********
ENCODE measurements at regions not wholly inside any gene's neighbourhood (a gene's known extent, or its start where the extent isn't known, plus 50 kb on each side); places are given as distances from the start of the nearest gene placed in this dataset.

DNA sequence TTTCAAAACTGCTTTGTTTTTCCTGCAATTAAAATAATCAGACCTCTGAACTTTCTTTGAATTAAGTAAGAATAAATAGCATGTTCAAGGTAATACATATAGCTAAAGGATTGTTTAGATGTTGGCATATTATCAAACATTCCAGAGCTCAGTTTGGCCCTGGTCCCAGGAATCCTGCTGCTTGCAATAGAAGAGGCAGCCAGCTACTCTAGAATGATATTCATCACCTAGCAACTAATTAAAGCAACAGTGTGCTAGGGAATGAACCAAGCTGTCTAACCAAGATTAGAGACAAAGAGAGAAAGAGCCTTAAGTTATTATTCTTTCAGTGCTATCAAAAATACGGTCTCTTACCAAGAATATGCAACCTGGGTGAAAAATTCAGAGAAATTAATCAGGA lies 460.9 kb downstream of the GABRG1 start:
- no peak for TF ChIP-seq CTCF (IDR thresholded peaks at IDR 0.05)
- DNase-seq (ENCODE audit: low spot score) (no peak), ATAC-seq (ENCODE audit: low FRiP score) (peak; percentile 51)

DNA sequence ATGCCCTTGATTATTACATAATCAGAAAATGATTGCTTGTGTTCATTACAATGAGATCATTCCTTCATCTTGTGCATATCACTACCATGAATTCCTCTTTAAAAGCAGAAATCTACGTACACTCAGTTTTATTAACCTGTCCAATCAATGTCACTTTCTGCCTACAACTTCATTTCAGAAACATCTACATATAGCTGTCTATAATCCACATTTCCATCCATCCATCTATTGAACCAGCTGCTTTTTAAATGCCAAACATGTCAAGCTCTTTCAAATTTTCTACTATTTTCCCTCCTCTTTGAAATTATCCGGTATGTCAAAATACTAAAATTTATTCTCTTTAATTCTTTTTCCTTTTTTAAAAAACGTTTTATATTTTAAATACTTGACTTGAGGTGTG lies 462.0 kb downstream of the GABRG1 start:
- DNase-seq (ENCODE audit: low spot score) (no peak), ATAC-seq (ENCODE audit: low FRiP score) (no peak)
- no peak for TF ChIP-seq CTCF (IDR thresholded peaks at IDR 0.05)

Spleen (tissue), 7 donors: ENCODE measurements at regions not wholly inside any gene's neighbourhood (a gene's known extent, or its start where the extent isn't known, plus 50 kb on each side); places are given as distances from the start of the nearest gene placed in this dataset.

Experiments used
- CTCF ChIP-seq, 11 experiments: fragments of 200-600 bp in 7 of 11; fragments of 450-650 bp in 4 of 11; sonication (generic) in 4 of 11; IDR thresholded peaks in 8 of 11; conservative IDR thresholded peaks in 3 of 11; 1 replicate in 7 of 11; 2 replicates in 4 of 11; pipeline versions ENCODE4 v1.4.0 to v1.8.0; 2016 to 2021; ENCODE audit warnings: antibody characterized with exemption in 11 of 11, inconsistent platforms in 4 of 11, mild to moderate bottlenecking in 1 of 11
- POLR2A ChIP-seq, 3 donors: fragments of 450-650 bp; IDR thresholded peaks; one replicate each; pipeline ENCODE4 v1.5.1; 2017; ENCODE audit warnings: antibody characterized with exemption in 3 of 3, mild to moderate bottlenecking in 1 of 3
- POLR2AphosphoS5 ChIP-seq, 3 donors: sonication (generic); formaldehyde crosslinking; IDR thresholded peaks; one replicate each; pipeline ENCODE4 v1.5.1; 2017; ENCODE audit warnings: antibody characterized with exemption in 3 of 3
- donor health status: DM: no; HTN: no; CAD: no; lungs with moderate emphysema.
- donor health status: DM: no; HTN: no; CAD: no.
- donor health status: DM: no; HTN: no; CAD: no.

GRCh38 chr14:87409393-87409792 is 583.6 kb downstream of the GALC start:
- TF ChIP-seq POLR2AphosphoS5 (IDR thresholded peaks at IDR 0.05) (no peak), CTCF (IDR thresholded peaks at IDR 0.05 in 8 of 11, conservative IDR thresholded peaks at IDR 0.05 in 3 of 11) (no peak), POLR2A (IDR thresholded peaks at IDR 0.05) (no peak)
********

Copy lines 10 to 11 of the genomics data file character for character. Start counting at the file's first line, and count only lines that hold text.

- CTCF ChIP-seq, 11 experiments: fragments of 200-600 bp in 7 of 11; fragments of 450-650 bp in 4 of 11; sonication (generic) in 4 of 11; IDR thresholded peaks in 8 of 11; conservative IDR thresholded peaks in 3 of 11; 1 replicate in 7 of 11; 2 replicates in 4 of 11; pipeline versions ENCODE4 v1.4.0 to v1.8.0; 2016 to 2021; ENCODE audit warnings: antibody characterized with exemption in 11 of 11, inconsistent platforms in 4 of 11, mild to moderate bottlenecking in 1 of 11
- POLR2A ChIP-seq, 3 donors: fragments of 450-650 bp; IDR thresholded peaks; one replicate each; pipeline ENCODE4 v1.5.1; 2017; ENCODE audit warnings: antibody characterized with exemption in 3 of 3, mild to moderate bottlenecking in 1 of 3